Walter Richard Sickert (1860 - 1942)
The Church of Santa Maria Maddalena, Venice
Oil, pen and black ink on paper, laid down on board. Signed Sickert at the lower left.244 x 148 m. (9 5/8 x 5 3/4 in.)ENQUIRE
Probably datable to Sickert’s first lengthy stay in Venice, this oil sketch depicts the small domed church of Santa Maria della Maddalena, with the Fondamenta delle Colonnette at the left. Built around 1760 by the architect Tommaso Temanza, the Neoclassical church of the Maddalena is located in a relatively isolated area of the Cannarregio district of Venice. Sickert drew this sketch while standing on the small Ponte Correr, which crosses the Rio della Maddalena. (A contemporary photograph of the same view is shown here.)This small painting may be related to two other oil sketches of the same view by Sickert, both painted on panel. An oil sketch that recently appeared at auction is much more sketchy in appearance, and has been dated by Baron to c.1903. The present sheet is, however, closer in style and handling to another small panel, of similar dimensions, which was last recorded in the collection of Viscount Radcliffe in 1960. Lillian Browse’s succinct description of the latter painting may equally be applied to the present work: ‘This small panel is large in conception, dark and sonorous in colour, and rich and ‘juicy’ in handling.’ The first recorded owner of this oil sketch was Mrs. Frances Evans, who, with her husband Judge William Evans (1847-1918), was among Sickert’s most loyal patrons and collectors between 1907 and 1914. Judge and Mrs. Evans commissioned paintings from the artist based on drawings he showed them in his studio. As Lillian Browse has written, ‘Sickert, being a complete professional, saw nothing wrong in repeating a subject, sometimes several times over, according to his client’s commissions. Both Lady Jowitt and Mrs. Francis Evans, old friends of his, bear witness to this fact…Mrs. Evans says that when she and her husband, Judge Evans, went to Sickert’s studio he would show them a pile of small sketches and drawings and ask them to take their pick. He would then paint an oil from whatever they chose, usually for £25.’ The Evanses bought or commissioned at least four paintings of Venetian views by Sickert, and also owned several paintings of Dieppe, as well as a handful of figure compositions. Judge and Mrs. Evans formed their collection over a period of some twenty years. In an obituary, The Burlington Magazine noted of Judge Evans that ‘He was a very genial and discriminating patron of contemporary art, and was, with Mrs. Evans who shared his taste, a constant visitor at all exhibitions, galleries, and sales where works of contemporary painting or drawing were exhibited. He and Mrs. Evans collected a large number of works which show contemporary art in England at its best.’ An exhibition of works from the Evans collection was held at the Goupil Gallery in London in May 1918, and included, apart from several works by Sickert, paintings and drawings by Charles Conder, Harold Gilman, Spencer Gore, Augustus John, Henry Lamb, William Orpen, Phillip Wilson Steer, William Strang, Henry Tonks and many others.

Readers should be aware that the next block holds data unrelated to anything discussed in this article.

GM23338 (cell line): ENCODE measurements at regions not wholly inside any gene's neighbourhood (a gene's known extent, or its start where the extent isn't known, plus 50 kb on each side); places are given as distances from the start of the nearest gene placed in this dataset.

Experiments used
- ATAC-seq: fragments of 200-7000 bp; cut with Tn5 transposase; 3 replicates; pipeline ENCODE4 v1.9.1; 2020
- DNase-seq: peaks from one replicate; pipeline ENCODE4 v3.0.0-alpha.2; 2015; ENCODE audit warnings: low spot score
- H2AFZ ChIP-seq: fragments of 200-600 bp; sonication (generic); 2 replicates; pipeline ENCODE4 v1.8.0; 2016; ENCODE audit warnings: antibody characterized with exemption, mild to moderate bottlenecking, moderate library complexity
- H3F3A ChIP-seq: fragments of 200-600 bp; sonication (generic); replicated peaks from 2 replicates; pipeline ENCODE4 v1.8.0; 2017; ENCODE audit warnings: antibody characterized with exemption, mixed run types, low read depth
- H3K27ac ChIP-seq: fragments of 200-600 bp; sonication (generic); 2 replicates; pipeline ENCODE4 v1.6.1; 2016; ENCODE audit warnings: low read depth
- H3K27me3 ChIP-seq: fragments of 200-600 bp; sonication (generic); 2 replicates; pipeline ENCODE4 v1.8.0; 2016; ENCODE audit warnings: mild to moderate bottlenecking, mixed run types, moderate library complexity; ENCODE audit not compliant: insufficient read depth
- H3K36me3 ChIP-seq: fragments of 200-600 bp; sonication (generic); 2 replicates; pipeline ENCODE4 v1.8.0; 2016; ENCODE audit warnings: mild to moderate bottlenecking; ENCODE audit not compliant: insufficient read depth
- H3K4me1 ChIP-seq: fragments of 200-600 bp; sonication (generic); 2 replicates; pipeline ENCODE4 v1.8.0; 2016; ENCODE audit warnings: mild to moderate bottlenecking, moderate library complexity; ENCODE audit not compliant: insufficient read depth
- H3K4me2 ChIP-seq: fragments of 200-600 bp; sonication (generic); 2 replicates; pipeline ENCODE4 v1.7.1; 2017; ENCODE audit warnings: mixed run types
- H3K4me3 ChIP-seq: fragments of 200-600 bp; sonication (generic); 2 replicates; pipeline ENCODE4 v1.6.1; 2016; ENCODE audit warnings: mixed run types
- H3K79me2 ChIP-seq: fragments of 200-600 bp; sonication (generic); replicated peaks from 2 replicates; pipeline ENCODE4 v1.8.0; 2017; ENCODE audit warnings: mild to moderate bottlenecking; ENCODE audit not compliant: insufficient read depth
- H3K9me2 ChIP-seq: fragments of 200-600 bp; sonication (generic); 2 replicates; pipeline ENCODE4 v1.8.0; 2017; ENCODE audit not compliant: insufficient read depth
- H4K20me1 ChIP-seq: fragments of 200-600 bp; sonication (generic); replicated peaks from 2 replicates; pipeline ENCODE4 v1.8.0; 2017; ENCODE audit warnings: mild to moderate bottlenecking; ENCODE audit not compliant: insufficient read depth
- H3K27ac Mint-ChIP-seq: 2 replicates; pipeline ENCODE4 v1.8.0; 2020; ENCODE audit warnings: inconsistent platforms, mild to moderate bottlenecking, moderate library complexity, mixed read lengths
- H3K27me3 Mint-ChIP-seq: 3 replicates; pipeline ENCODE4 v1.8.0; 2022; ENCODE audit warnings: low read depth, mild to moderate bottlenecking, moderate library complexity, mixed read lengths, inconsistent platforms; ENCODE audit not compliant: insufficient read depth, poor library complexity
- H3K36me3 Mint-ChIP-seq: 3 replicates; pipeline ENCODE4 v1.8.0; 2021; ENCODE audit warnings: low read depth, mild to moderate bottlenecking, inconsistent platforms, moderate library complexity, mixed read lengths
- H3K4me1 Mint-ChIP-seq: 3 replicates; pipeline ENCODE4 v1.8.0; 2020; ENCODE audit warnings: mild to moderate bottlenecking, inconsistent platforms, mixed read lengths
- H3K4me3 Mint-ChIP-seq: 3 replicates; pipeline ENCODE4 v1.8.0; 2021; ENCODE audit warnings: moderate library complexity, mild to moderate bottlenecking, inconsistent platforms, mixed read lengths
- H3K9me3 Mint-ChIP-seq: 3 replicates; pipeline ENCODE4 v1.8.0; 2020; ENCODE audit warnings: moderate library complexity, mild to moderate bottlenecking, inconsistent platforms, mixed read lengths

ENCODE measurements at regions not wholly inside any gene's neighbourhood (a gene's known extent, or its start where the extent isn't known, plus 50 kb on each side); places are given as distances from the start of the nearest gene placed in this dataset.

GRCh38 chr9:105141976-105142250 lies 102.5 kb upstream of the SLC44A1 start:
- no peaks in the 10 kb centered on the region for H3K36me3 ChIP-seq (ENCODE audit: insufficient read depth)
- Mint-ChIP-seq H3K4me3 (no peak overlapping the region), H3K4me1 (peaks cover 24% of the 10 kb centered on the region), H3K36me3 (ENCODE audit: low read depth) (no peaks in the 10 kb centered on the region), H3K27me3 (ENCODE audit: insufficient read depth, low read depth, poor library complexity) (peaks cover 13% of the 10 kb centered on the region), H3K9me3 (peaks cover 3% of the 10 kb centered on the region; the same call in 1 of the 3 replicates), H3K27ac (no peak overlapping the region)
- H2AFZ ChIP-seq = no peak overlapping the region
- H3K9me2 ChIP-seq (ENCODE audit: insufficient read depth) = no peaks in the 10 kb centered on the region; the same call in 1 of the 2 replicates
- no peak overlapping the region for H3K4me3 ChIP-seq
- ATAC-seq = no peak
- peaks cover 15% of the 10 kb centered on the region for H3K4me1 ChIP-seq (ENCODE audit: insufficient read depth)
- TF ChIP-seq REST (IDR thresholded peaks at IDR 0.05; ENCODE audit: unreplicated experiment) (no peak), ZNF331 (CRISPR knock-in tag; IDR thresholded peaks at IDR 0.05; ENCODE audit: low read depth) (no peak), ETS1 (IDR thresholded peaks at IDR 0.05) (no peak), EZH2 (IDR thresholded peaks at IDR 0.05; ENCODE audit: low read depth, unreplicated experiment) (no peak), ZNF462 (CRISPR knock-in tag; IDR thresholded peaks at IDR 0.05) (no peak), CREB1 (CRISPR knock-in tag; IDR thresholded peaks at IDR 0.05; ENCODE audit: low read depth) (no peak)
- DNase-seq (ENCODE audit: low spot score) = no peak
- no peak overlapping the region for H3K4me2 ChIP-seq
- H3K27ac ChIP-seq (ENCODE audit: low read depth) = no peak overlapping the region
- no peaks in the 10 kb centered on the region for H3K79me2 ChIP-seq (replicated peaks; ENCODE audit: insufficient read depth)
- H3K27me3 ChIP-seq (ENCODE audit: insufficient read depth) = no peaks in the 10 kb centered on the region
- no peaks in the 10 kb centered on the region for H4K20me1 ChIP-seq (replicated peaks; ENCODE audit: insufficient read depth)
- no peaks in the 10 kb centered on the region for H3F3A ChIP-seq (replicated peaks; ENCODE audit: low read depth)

Probably Judge William Evans, Bayswater, London and Ilmington Manor, WarwickshireHis wife, Mrs. Frances Louise EvansGiven by her to Dr. Lloyd WilliamsGiven by him to a private collectorAnonymous sale, London, Christie's, 3 March 1989, lot 311Piccadilly Gallery, LondonMax Rutherston, London, in 1990Purchased from him by the Misses A. and O. HeywoodPrivate collection, until 2012.
Wendy Baron, Sickert: Paintings and Drawings, New Haven and London, 2006, p.275, under no.181, no.1.